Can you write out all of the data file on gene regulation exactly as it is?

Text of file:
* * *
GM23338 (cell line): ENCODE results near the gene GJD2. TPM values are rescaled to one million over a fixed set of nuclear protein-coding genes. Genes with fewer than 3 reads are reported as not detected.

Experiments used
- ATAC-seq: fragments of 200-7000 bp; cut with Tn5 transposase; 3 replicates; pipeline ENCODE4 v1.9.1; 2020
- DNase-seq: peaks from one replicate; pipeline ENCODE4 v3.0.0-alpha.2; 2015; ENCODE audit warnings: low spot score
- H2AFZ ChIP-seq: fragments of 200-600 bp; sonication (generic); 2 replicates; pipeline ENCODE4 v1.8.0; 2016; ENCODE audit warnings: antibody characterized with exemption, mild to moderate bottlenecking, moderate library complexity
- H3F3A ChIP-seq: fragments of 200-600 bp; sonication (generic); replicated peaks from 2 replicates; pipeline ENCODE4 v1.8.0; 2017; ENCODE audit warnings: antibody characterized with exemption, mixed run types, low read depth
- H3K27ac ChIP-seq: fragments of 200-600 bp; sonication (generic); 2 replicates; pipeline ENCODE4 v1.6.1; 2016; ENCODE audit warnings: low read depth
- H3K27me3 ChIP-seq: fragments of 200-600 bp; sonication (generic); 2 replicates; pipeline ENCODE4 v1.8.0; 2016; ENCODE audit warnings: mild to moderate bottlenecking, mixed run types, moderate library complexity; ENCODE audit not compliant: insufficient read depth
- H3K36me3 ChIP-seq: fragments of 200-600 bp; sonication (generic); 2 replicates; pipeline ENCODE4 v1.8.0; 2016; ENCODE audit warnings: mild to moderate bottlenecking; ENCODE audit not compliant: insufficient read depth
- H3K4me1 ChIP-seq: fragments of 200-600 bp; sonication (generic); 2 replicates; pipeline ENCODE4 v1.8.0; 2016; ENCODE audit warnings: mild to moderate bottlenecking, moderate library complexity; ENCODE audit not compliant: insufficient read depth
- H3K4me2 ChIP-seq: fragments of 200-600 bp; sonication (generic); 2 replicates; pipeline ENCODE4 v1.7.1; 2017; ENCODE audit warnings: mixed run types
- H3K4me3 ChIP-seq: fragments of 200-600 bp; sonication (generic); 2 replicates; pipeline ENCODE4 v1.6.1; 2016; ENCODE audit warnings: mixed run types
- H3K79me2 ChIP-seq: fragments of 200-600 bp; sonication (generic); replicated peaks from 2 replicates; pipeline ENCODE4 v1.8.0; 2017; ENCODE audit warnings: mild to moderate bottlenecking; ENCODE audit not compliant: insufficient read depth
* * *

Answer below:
GM23338 (cell line): ENCODE results near the gene GJD2. TPM values are rescaled to one million over a fixed set of nuclear protein-coding genes. Genes with fewer than 3 reads are reported as not detected.

Experiments used
- ATAC-seq: fragments of 200-7000 bp; cut with Tn5 transposase; 3 replicates; pipeline ENCODE4 v1.9.1; 2020
- DNase-seq: peaks from one replicate; pipeline ENCODE4 v3.0.0-alpha.2; 2015; ENCODE audit warnings: low spot score
- H2AFZ ChIP-seq: fragments of 200-600 bp; sonication (generic); 2 replicates; pipeline ENCODE4 v1.8.0; 2016; ENCODE audit warnings: antibody characterized with exemption, mild to moderate bottlenecking, moderate library complexity
- H3F3A ChIP-seq: fragments of 200-600 bp; sonication (generic); replicated peaks from 2 replicates; pipeline ENCODE4 v1.8.0; 2017; ENCODE audit warnings: antibody characterized with exemption, mixed run types, low read depth
- H3K27ac ChIP-seq: fragments of 200-600 bp; sonication (generic); 2 replicates; pipeline ENCODE4 v1.6.1; 2016; ENCODE audit warnings: low read depth
- H3K27me3 ChIP-seq: fragments of 200-600 bp; sonication (generic); 2 replicates; pipeline ENCODE4 v1.8.0; 2016; ENCODE audit warnings: mild to moderate bottlenecking, mixed run types, moderate library complexity; ENCODE audit not compliant: insufficient read depth
- H3K36me3 ChIP-seq: fragments of 200-600 bp; sonication (generic); 2 replicates; pipeline ENCODE4 v1.8.0; 2016; ENCODE audit warnings: mild to moderate bottlenecking; ENCODE audit not compliant: insufficient read depth
- H3K4me1 ChIP-seq: fragments of 200-600 bp; sonication (generic); 2 replicates; pipeline ENCODE4 v1.8.0; 2016; ENCODE audit warnings: mild to moderate bottlenecking, moderate library complexity; ENCODE audit not compliant: insufficient read depth
- H3K4me2 ChIP-seq: fragments of 200-600 bp; sonication (generic); 2 replicates; pipeline ENCODE4 v1.7.1; 2017; ENCODE audit warnings: mixed run types
- H3K4me3 ChIP-seq: fragments of 200-600 bp; sonication (generic); 2 replicates; pipeline ENCODE4 v1.6.1; 2016; ENCODE audit warnings: mixed run types
- H3K79me2 ChIP-seq: fragments of 200-600 bp; sonication (generic); replicated peaks from 2 replicates; pipeline ENCODE4 v1.8.0; 2017; ENCODE audit warnings: mild to moderate bottlenecking; ENCODE audit not compliant: insufficient read depth